Cheetah is an open source
template engine and code generation tool, written in Python. It can be used standalone
or combined with other tools and frameworks. Web development is its
principle use, but Cheetah is very flexible and is also being used to
generate C++ game code, Java, sql, form emails and even Python code.
Cheetah has a large and active user community. Products built with
Cheetah are used by many of the Fortune
500. One prominent new user is reddit.com, a startup funded by Paul
Graham. It has over 50,000 unique visitors a day.
read more quotes
“I'm enamored with Cheetah”
- Sam Ruby,
senior member of IBM's Emerging Technologies Group & director of Apache Software Foundation
“Give Cheetah a try. You won't regret
it. ... Cheetah is a truly powerful system. ... Cheetah is a serious
contender for the 'best of breed'”
Martelli, Google uber techie, core Python developer
& author of several popular Python books
Download Cheetah 2.0.1
(released on November 16, 2007: minor bug fix).
- is supported by every major Python web framework.
- is fully documented and is supported by an active user community.
- can output/generate any text-based format.
- compiles templates into optimized, yet readable, Python code.
- blends the power and flexibility of Python with a simple template language
that non-programmers can understand.
- gives template authors full access to any Python data structure, module,
function, object, or method in their templates. Meanwhile, it provides a way
for administrators to selectively restrict access to Python when needed.
- makes code reuse easy by providing an object-oriented interface to
templates that is accessible from Python code or other Cheetah
templates. One template can subclass another and selectively
reimplement sections of it. Cheetah templates can be subclasses
of any Python class and vice-versa.
- provides a simple, yet powerful, caching mechanism that can dramatically
improve the performance of a dynamic website.
- encourages clean separation of content, graphic design, and program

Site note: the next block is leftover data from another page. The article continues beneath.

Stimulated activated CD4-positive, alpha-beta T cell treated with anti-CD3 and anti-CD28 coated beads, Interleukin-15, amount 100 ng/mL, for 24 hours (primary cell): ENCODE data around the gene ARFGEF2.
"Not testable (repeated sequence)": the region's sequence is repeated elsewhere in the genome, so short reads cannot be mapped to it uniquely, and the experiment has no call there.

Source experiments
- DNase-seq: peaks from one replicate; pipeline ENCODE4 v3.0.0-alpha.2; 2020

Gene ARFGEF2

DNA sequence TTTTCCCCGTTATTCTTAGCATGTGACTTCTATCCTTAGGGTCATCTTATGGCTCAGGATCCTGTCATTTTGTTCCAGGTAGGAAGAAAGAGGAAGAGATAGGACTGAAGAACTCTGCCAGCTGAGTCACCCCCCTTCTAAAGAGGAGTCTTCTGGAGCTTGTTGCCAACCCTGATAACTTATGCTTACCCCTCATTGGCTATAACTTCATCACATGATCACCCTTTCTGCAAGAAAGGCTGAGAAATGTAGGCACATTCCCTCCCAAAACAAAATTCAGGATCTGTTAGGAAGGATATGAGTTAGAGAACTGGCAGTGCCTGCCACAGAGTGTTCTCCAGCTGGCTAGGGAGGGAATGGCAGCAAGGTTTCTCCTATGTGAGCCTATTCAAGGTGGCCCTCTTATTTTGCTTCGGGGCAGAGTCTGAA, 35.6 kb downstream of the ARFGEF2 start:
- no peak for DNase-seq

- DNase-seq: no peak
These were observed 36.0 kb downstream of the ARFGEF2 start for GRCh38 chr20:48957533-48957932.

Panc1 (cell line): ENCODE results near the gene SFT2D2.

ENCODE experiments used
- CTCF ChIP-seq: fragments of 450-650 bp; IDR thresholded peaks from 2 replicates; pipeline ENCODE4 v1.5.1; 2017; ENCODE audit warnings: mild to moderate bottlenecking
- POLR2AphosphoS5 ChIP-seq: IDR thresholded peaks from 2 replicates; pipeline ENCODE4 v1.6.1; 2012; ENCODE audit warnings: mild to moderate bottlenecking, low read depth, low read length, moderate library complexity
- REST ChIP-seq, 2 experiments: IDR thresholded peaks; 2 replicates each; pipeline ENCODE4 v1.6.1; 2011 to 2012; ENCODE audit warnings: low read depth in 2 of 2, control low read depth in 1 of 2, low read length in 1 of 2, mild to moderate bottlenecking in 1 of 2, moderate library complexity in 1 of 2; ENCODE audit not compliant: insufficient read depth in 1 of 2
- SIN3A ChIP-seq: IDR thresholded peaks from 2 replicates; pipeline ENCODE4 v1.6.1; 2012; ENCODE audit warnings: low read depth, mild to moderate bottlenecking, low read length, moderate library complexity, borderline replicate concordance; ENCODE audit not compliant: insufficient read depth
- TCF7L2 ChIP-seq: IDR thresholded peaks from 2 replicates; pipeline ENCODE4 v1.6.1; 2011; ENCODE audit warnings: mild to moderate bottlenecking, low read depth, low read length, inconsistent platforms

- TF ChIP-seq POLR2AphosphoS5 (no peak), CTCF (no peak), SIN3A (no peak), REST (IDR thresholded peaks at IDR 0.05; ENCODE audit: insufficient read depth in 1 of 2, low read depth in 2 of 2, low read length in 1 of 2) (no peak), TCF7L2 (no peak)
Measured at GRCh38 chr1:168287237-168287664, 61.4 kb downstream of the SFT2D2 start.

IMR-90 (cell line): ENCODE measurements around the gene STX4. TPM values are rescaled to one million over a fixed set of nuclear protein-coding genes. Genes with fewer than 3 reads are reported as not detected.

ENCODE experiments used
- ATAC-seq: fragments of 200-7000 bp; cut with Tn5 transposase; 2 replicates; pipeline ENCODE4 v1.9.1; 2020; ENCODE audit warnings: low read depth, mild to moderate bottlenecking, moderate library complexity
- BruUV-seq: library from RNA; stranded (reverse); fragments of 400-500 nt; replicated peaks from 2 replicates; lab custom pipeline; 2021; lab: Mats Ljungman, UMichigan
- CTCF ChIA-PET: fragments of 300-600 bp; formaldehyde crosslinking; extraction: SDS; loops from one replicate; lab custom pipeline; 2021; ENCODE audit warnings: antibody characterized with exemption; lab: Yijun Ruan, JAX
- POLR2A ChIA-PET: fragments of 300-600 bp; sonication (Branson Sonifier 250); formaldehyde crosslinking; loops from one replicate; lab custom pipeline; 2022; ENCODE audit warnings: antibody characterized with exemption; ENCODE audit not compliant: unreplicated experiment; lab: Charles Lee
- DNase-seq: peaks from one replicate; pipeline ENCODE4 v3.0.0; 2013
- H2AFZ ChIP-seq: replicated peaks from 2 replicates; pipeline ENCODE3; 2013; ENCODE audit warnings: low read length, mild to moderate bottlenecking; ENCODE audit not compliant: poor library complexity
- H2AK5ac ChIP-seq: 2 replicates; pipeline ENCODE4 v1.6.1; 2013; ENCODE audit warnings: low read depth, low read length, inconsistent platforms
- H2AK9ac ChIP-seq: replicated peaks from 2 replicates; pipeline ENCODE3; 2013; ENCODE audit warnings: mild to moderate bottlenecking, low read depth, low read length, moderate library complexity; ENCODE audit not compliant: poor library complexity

code. This leads to highly modular, flexible, and reusable site
architectures, shorter development time, and HTML and program code that is
easier to understand and maintain. It is particularly well suited for team
- can be used to generate static html via its command-line tool.
What is the philosophy behind Cheetah?
Its design was guided by these principles:
- Python for the back end, Cheetah for the front end. Cheetah was
designed to complement Python, not replace it.
- Cheetah's core syntax should be easy for non-programmers to learn.
- Cheetah should make code reuse easy by providing an object-oriented
interface to templates that is accessible from Python code or other
- Python objects, functions, and other data structures should be fully
accessible in Cheetah.
- Cheetah should provide flow control and error handling. Logic
that belongs in the front end shouldn't be relegated to the
back end simply because it's complex.
- It should be easy to separate content, graphic design, and program
code, but also easy to integrate them.
A clean separation makes it easier for a team of content writers,
HTML/graphic designers, and programmers to work together without stepping
on each other's toes and polluting each other's work. The HTML framework
and the content it contains are two separate things, and analytical
calculations (program code) is a third thing. Each team member should be
able to concentrate on their specialty and to implement their changes
without having to go through one of the others (i.e., the dreaded
While it should be easy to develop content, graphics and program code
separately, it should be easy to integrate them together into a website. In
particular, it should be easy:
- for programmers to create reusable components and functions
that are accessible and understandable to designers.
- for designers to mark out placeholders for content and
dynamic components in their templates.
- for designers to soft-code aspects of their design that are
either repeated in several places or are subject to change.
- for designers to reuse and extend existing templates and thus
minimize duplication of effort and code.
- and, of course, for content writers to use the templates that
designers have created.